Cancer cell therapy with HSV HSV has many traits that make it desirable as a treatment vector; • HSV can infect a wide variety of cell types. • The normal replication cycle of HSV causes cells to lyse (killing cancerous cells). • The HSV genome has many genes that are non-essential to replication that can be replaced with therapeutic genes, there are already many pharmaceutical options that can be used to control against unwanted replication of the virus, and the viral genome remains as an intact plasmid within the cell nucleus which protects against unwanted insertion of viral DNA into the host genome. • HSV viruses were re-engineered to express cytotoxic genes or genes to stimulate immune response. • The effectiveness of HSV as a treatment vector increased when used in conjunction with other cancer therapies such as radiation treatment and chemotherapy. • Three strains of re-engineered HSV, designated G207, 1716, and NV1020, were put through Phase I clinical trials in 2002. There were no negative effects attributed to the virus. These strains were effective in the treatment of a variety of tumors in mice, including breast, prostate, colon, and pancreatic cancer(Varghese, 2002).
Oncolytic virus HF10 project • HF10 is an attenuated, replication-competent mutant strain of Herpes Simplex Virus type 1 (HSV1). • HF10 a spontaneously occurring mutant of HSV1 newly established by Professor Yukihiro Nishiyama, Nagoya University, School of Medicine, and it does not contain any foreign DNA. • Live viruses such as HSV infect human cells, replicate, and destroy the infected cells. • Using this property of viruses, the new approach to cancer therapy termed "oncolyticvirotherapy" has been developed and investigated. • HF10 is one of the promising new strains for oncolyticvirotherapy. • HF10 shows a strong killing effect against tumor cells because of its high replication competence in these cells. • Moreover, administration of HF10 also induces a strong immune response which is expected to further enhance the anti-tumor activity. • The virulence of HF10 is significantly reduced compared to wild-type HSV1 because it carries mutations in genes controlling virulence.
Oncolytic Virus • An oncolytic virus is a virus that preferentially infects and kills cancer cells. As the infected cancer cells are destroyed by oncolysis, they release new infectious virus particles or virions to help destroy the remaining tumour. • Oncolyticvirotherapy is an emerging treatment modality which uses replication competent viruses to destroy cancers.
TCR gene therapy project • T-cell receptor (TCR) gene therapy, is one of the new adoptive immunotherapies, which get attention as "tailor-made therapy" against cancers. In this gene therapy, the T-cell receptor genes which recognize cancer antigens are transduced into lymphocytes of a cancer patient for treatment. The gene-modified lymphocytes are cultured in a large scale, and infused back into the patient. The lymphocytes express the T-cell receptors on the surface, and these receptors recognize the peptides derived from the cancer antigens. So the gene-modified lymphocytes can specifically attack tumor cells expressing the cancer antigens and kill them finally. • https://clinicaltrials.gov/ct2/show/NCT02272855?term=HF10&rank=2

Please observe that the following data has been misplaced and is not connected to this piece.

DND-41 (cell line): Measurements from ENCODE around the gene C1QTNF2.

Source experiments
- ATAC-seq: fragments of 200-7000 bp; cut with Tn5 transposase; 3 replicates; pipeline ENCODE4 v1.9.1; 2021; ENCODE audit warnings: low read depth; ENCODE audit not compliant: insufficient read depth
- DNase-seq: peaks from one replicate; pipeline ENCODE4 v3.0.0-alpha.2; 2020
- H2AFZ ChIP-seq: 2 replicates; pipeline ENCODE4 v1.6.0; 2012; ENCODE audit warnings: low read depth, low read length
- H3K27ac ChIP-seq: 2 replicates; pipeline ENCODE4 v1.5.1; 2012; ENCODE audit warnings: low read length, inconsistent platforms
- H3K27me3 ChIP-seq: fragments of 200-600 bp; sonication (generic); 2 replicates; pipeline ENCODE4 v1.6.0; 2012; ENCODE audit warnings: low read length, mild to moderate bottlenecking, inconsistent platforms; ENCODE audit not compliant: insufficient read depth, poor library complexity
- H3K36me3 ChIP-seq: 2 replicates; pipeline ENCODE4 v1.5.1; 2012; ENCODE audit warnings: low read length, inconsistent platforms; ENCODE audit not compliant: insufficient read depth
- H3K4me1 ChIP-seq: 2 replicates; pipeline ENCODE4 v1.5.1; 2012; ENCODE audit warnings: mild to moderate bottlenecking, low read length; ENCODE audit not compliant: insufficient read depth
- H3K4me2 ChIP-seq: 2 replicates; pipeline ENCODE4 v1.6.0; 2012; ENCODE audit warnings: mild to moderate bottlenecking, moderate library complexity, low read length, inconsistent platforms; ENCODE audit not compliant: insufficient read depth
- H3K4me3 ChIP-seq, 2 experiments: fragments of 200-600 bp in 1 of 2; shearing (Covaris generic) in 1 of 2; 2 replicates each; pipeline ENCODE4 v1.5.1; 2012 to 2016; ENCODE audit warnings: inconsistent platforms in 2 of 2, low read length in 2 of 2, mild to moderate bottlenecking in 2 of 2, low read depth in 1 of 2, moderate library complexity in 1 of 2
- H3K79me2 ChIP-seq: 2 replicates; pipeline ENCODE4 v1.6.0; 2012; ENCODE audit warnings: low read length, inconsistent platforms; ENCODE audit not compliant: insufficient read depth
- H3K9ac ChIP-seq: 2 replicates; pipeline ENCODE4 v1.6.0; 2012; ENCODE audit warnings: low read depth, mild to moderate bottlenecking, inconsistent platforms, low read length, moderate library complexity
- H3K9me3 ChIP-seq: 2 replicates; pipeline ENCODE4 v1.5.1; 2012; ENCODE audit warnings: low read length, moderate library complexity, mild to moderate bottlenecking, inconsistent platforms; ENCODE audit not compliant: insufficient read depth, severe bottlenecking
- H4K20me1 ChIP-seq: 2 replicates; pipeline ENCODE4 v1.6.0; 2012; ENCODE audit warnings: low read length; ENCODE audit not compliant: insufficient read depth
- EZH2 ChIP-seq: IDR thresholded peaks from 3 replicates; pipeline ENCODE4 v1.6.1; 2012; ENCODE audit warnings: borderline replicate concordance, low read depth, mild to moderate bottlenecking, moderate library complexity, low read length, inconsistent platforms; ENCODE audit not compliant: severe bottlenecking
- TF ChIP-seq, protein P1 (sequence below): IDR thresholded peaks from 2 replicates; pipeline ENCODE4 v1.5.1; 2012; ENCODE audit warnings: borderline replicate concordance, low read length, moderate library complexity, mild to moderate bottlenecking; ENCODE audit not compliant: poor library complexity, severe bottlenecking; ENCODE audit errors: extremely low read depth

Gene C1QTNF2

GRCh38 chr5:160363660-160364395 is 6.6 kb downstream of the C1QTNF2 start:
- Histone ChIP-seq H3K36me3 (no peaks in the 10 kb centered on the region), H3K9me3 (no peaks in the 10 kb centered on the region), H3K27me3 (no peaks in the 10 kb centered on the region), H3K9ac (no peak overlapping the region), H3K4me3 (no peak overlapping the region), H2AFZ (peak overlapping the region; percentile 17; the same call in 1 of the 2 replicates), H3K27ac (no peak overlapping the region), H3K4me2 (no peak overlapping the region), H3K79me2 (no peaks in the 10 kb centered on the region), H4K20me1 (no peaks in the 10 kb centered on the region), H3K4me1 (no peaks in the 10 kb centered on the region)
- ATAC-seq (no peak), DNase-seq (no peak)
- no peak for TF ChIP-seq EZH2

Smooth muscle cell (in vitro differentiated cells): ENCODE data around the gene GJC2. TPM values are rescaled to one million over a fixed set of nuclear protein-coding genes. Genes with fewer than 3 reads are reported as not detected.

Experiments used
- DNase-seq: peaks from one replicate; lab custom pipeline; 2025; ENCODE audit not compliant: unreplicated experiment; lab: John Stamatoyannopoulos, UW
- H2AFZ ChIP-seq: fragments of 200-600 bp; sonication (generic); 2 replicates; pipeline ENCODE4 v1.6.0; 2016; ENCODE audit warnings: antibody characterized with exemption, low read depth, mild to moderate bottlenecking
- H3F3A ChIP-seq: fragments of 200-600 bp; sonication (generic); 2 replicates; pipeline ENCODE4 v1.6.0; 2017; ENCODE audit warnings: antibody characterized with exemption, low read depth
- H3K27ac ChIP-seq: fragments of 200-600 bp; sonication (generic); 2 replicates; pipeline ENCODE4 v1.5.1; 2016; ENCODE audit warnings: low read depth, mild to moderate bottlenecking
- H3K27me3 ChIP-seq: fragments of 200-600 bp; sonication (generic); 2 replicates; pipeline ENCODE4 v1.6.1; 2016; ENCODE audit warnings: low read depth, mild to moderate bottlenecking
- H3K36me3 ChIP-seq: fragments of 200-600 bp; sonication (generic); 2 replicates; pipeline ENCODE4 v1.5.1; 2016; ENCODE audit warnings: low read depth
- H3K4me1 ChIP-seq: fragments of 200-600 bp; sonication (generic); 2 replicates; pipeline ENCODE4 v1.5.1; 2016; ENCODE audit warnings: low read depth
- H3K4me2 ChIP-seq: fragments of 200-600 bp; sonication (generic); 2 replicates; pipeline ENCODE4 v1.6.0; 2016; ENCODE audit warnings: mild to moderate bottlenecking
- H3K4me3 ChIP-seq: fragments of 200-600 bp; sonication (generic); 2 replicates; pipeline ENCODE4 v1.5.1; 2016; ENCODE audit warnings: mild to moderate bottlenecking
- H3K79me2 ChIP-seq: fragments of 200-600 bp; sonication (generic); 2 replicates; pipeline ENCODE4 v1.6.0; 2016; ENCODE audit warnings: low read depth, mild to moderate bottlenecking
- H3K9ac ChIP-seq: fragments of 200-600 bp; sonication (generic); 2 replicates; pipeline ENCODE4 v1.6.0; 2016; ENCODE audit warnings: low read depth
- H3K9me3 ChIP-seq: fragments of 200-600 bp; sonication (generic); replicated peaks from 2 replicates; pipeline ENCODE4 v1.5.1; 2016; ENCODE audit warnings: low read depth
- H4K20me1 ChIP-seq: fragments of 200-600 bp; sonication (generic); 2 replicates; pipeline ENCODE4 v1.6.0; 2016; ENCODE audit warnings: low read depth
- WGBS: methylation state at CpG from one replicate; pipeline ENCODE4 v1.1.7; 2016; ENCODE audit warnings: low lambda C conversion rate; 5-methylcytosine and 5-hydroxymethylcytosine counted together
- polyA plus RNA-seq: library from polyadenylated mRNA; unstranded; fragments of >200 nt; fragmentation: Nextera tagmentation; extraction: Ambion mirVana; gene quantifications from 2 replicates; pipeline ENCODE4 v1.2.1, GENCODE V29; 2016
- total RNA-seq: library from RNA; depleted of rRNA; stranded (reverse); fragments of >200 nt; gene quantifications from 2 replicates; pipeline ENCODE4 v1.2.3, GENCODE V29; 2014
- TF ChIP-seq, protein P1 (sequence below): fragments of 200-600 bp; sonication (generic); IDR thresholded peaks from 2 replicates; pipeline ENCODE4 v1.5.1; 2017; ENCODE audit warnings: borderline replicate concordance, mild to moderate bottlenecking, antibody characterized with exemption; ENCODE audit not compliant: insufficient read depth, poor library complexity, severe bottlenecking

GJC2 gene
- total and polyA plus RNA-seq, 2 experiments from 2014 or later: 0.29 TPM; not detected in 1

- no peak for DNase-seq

MazF gene therapy project • MazF gene therapy uses MazF, an endoribonuclease derived from Escherichia coli, as a retroviral technology for HIV gene therapy. In HIV disease, HIV infects a type of immune cell called helper T-cells or macrophages and subsequently replicates, causing deficiencies in the helper T-cells and the entire immune system. MazF gene therapy uses expression vector to transduce autologous helper T-cells ex vivo with genes that express MazF conditionally upon HIV infection. The MazF-modified T-cells that are infused back into the patients are expected to block the replication of HIV when it infects the transduced T-cells, thereby maintaining sufficient immune functions. Thus, autologous transplantation of MazF-modified T-cells is an attractive strategy for HIV gene therapy. • https://clinicaltrials.gov/ct2/show/NCT01787994
Lecture prepared from • http://www.sciencedirect.com/science/article/pii/S0168170209002421
Assignment • Group 1: AIDS/HIV • Group2: Arthritis • Group 3: Hemophilia • Group 4: Hypertension • Group 5: Diabetes • Group 6: Hepatitis • Group 7: Cancer (Any type) • Group 8: Cancer (Any type)
Topics to be covered in the assignment • Introduction of the disease or disorder • Type(s) of mutations involved • Conventional treatment • Type of vector • The procedure of gene therapy • History of clinical trials • At which phase of clinical trial the treatment is undergoing? • Is it commercially available? • Deadline : 30 Oct